St Jude’s Carlton 1866-2016 – People of the Risen King – History 150 years by Elizabeth Willis
This history is a deft interweaving of Church and society through 150 years: St Jude’s Anglican Church in Carlton.
Carlton’s socio-economic conditions and demography, clerical and lay personalities, theological emphases, liturgical practice, the Melbourne Diocese, and national and international affairs are colourfully woven. Testing times, diverse personalities and ever-changing ministries all contribute to the life and mission of the ‘People of the Risen King’.
The irony of writing of the seemingly endless struggle to make the parish buildings ‘fit for purpose’ at the very time it lies in ruins due to fire and a multimillion dollar building project is underway, is not lost on the author: a salutary reminder of the fragility and ongoing challenge of parish life.
The colour, vitality and ethos of St Jude’s in an ever changing Carlton is brought to life in this insightful and inspiring history. The Parish’s social work encompasses the ‘free seats’ of the nineteenth century and the Debt Centre of the twenty-first century: a wide embrace of society that is at no time loosened.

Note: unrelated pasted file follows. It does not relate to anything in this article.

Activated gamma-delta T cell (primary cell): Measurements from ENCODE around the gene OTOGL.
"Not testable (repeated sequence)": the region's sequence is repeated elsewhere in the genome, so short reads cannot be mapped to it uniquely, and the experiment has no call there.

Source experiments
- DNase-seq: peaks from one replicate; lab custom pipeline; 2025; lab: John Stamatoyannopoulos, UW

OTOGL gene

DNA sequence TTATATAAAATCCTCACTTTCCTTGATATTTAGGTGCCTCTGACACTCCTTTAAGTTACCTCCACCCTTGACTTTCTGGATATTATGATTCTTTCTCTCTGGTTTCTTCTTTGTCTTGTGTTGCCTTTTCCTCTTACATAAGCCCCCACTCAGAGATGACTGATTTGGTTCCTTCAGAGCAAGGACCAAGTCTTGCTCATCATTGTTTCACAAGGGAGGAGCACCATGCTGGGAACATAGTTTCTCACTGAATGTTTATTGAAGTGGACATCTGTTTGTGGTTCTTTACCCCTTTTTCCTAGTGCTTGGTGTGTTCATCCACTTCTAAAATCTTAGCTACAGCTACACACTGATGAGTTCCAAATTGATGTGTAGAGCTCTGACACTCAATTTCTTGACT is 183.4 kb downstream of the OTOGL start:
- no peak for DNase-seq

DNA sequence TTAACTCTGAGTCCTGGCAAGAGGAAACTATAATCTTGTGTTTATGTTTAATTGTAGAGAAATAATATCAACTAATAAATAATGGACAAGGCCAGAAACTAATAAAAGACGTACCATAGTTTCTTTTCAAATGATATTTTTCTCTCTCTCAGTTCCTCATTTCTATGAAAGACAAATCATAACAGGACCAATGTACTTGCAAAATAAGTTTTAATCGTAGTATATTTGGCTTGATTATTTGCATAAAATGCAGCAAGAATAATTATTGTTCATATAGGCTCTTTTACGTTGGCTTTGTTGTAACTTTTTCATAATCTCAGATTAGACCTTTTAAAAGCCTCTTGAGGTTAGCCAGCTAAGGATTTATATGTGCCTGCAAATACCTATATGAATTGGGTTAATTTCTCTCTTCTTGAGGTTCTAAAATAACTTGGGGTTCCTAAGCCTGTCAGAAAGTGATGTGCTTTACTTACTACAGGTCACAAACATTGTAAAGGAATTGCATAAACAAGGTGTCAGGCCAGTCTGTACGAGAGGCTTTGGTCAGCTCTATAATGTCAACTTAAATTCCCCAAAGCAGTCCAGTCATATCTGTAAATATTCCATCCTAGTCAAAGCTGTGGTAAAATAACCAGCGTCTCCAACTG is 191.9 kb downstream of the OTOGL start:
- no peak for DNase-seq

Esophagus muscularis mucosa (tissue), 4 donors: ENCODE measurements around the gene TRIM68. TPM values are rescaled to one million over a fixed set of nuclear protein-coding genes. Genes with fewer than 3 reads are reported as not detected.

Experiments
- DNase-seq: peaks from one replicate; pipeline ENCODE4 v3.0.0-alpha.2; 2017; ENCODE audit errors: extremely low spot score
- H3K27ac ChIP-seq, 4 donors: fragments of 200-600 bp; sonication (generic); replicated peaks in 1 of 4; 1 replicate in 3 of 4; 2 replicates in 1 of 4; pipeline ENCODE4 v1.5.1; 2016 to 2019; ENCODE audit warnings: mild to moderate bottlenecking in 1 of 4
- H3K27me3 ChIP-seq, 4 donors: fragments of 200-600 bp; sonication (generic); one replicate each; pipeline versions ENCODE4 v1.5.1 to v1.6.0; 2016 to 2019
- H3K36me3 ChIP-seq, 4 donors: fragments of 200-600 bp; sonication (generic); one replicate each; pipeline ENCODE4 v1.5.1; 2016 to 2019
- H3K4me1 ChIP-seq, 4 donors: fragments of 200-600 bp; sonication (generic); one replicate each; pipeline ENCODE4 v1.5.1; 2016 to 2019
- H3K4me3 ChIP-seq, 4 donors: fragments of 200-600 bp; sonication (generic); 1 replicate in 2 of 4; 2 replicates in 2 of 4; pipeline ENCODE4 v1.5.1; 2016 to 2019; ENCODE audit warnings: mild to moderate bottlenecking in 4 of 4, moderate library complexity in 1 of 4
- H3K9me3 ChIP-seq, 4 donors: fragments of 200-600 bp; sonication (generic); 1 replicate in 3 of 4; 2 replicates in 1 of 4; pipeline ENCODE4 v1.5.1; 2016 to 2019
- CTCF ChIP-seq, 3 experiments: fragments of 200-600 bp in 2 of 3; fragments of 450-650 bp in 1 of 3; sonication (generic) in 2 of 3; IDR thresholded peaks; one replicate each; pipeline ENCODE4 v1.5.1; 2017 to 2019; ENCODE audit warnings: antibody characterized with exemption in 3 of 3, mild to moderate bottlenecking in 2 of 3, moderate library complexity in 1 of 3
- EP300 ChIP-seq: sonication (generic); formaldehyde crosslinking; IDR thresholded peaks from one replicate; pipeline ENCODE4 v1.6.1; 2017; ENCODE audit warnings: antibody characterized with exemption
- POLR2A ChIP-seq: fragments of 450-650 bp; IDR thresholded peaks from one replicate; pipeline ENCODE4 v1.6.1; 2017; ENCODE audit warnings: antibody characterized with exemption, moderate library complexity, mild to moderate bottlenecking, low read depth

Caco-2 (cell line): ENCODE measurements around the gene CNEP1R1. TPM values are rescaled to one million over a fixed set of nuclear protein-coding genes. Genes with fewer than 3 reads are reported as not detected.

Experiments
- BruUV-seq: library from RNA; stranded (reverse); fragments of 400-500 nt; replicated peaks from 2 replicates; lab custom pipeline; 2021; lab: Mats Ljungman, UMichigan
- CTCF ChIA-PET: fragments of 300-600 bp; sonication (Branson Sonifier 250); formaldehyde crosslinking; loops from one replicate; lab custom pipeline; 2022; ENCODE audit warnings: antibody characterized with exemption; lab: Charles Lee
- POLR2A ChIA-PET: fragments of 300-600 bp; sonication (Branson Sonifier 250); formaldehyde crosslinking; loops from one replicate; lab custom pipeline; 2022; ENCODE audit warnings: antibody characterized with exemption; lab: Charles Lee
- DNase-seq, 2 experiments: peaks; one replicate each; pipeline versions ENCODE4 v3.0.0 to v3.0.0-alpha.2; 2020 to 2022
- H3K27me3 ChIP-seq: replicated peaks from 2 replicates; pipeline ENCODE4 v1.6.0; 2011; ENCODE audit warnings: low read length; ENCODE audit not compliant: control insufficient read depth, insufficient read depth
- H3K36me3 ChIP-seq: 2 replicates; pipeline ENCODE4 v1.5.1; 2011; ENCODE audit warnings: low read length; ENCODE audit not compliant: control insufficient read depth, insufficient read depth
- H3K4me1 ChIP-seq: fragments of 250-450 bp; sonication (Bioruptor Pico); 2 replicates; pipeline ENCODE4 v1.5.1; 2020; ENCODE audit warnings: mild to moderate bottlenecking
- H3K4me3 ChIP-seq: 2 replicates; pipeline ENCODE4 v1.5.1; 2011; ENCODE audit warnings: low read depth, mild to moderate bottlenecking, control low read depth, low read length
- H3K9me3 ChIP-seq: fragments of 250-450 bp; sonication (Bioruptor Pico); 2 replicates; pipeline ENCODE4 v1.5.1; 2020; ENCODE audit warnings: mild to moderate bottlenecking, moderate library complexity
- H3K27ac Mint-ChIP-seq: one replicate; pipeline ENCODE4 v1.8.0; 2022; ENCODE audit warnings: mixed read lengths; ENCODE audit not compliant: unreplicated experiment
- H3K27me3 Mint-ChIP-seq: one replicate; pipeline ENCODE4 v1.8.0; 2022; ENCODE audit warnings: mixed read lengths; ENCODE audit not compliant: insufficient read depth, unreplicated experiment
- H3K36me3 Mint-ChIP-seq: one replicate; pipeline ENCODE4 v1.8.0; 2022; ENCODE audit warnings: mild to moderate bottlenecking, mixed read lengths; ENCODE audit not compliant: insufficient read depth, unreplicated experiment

Carlton ‘larrikins’ blocking the entry of worshippers, the decline in attendance following the First World War, the depression, bulldozing to ‘clear the slums’, the building of Housing Commission estates, the opportunity to welcome ‘New Australians’, university ministry, discipleship training, parish partnerships and new congregations: throughout it all we see the faithfulness of men and women to the work of God.
A stimulating read: leave time for reflection along the way for this history is a reminder that through the changing circumstances of parish life the Church is the ‘People of the Risen King’.
Thank you, Elizabeth Willis, for your fine work in bringing this parish history to us, and to the faithful saints of St Jude’s Carlton, https://stjudes.org.au/
Dear Bishop John
Thank you very much for the book review of ‘People of the Risen King’, and for the review published in ‘Essentials’ this month. I am glad that you enjoyed the book and found it helpful and encouraging. It was (most of the time!) fun to write, and I hope it will have useful ideas both for the current St Jude’s congregations and also for other Anglican churches who face similar challenges.
Thank you again. Elizabeth Willis